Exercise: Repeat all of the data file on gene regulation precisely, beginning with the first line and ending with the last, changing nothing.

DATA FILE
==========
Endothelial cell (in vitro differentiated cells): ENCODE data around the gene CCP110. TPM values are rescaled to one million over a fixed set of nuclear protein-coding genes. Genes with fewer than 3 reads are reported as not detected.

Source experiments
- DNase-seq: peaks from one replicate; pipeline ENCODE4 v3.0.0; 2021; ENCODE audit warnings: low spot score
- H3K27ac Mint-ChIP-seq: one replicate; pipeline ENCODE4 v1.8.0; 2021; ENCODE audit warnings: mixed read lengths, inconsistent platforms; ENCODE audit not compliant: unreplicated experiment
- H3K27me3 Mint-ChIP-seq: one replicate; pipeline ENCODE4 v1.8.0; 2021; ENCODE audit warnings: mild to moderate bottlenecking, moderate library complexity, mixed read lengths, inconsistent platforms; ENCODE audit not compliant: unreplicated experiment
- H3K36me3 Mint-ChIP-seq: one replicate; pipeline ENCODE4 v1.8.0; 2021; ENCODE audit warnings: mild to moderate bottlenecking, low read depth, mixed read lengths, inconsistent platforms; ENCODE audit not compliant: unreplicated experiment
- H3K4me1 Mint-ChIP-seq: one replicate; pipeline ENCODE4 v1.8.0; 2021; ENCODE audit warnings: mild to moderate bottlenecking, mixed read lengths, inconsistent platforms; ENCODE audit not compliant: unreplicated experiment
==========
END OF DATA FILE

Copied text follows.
Endothelial cell (in vitro differentiated cells): ENCODE data around the gene CCP110. TPM values are rescaled to one million over a fixed set of nuclear protein-coding genes. Genes with fewer than 3 reads are reported as not detected.

Source experiments
- DNase-seq: peaks from one replicate; pipeline ENCODE4 v3.0.0; 2021; ENCODE audit warnings: low spot score
- H3K27ac Mint-ChIP-seq: one replicate; pipeline ENCODE4 v1.8.0; 2021; ENCODE audit warnings: mixed read lengths, inconsistent platforms; ENCODE audit not compliant: unreplicated experiment
- H3K27me3 Mint-ChIP-seq: one replicate; pipeline ENCODE4 v1.8.0; 2021; ENCODE audit warnings: mild to moderate bottlenecking, moderate library complexity, mixed read lengths, inconsistent platforms; ENCODE audit not compliant: unreplicated experiment
- H3K36me3 Mint-ChIP-seq: one replicate; pipeline ENCODE4 v1.8.0; 2021; ENCODE audit warnings: mild to moderate bottlenecking, low read depth, mixed read lengths, inconsistent platforms; ENCODE audit not compliant: unreplicated experiment
- H3K4me1 Mint-ChIP-seq: one replicate; pipeline ENCODE4 v1.8.0; 2021; ENCODE audit warnings: mild to moderate bottlenecking, mixed read lengths, inconsistent platforms; ENCODE audit not compliant: unreplicated experiment